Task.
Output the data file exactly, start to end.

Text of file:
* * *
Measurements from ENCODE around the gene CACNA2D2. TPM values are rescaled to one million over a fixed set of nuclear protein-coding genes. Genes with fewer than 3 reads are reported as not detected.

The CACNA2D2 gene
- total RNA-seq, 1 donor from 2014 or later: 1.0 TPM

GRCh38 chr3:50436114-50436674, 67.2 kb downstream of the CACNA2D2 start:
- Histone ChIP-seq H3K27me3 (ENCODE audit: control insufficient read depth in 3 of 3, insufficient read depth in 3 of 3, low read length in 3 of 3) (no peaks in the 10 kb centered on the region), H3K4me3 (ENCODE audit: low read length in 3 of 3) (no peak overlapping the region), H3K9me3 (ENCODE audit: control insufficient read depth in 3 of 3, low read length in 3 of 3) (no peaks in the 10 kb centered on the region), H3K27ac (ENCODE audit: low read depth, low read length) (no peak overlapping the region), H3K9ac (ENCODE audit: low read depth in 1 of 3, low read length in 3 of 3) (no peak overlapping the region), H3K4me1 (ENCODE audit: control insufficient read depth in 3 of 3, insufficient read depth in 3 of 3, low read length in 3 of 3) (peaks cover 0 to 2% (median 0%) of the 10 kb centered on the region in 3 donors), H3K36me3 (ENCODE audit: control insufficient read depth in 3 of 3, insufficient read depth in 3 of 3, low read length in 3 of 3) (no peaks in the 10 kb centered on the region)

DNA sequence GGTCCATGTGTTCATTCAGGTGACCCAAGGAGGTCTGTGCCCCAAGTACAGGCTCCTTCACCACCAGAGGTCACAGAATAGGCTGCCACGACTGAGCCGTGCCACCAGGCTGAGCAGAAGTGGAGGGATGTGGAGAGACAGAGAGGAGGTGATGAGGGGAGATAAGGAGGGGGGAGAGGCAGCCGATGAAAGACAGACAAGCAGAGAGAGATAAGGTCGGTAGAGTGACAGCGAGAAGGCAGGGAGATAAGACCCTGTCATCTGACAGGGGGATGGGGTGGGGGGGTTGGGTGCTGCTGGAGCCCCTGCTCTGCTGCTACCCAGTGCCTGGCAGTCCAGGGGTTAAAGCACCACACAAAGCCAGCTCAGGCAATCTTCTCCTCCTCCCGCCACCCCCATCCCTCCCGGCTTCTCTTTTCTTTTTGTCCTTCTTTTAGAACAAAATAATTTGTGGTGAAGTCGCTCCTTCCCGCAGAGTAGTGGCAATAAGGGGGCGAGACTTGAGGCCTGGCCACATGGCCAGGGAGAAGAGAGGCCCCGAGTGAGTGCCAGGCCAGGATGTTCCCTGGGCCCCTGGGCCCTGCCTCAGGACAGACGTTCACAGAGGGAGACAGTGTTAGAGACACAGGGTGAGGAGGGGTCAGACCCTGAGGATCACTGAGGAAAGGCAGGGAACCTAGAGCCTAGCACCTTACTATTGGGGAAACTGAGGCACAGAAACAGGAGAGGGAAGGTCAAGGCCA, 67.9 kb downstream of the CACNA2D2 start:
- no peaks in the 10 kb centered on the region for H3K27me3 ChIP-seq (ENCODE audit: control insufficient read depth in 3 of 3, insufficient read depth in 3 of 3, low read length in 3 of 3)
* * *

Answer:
Measurements from ENCODE around the gene CACNA2D2. TPM values are rescaled to one million over a fixed set of nuclear protein-coding genes. Genes with fewer than 3 reads are reported as not detected.

The CACNA2D2 gene
- total RNA-seq, 1 donor from 2014 or later: 1.0 TPM

GRCh38 chr3:50436114-50436674, 67.2 kb downstream of the CACNA2D2 start:
- Histone ChIP-seq H3K27me3 (ENCODE audit: control insufficient read depth in 3 of 3, insufficient read depth in 3 of 3, low read length in 3 of 3) (no peaks in the 10 kb centered on the region), H3K4me3 (ENCODE audit: low read length in 3 of 3) (no peak overlapping the region), H3K9me3 (ENCODE audit: control insufficient read depth in 3 of 3, low read length in 3 of 3) (no peaks in the 10 kb centered on the region), H3K27ac (ENCODE audit: low read depth, low read length) (no peak overlapping the region), H3K9ac (ENCODE audit: low read depth in 1 of 3, low read length in 3 of 3) (no peak overlapping the region), H3K4me1 (ENCODE audit: control insufficient read depth in 3 of 3, insufficient read depth in 3 of 3, low read length in 3 of 3) (peaks cover 0 to 2% (median 0%) of the 10 kb centered on the region in 3 donors), H3K36me3 (ENCODE audit: control insufficient read depth in 3 of 3, insufficient read depth in 3 of 3, low read length in 3 of 3) (no peaks in the 10 kb centered on the region)

DNA sequence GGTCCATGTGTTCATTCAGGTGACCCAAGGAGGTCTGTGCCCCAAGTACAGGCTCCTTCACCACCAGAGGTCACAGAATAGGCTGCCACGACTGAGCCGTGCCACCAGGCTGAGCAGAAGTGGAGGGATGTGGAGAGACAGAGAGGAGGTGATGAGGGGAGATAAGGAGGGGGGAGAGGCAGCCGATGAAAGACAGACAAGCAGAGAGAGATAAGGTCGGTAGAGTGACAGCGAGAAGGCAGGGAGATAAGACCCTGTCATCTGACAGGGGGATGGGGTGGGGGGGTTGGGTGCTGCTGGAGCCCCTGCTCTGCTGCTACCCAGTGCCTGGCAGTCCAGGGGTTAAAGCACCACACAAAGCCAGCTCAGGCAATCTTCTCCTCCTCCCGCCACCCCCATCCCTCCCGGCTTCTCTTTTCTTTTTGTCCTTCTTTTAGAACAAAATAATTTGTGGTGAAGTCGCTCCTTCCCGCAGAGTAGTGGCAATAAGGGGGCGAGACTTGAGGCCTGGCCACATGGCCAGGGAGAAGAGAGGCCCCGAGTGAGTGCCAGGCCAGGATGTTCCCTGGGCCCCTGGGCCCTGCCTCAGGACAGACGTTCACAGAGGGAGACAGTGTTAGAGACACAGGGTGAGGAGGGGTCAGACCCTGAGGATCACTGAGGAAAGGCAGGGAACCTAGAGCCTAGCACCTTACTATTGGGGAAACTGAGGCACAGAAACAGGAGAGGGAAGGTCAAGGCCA, 67.9 kb downstream of the CACNA2D2 start:
- no peaks in the 10 kb centered on the region for H3K27me3 ChIP-seq (ENCODE audit: control insufficient read depth in 3 of 3, insufficient read depth in 3 of 3, low read length in 3 of 3)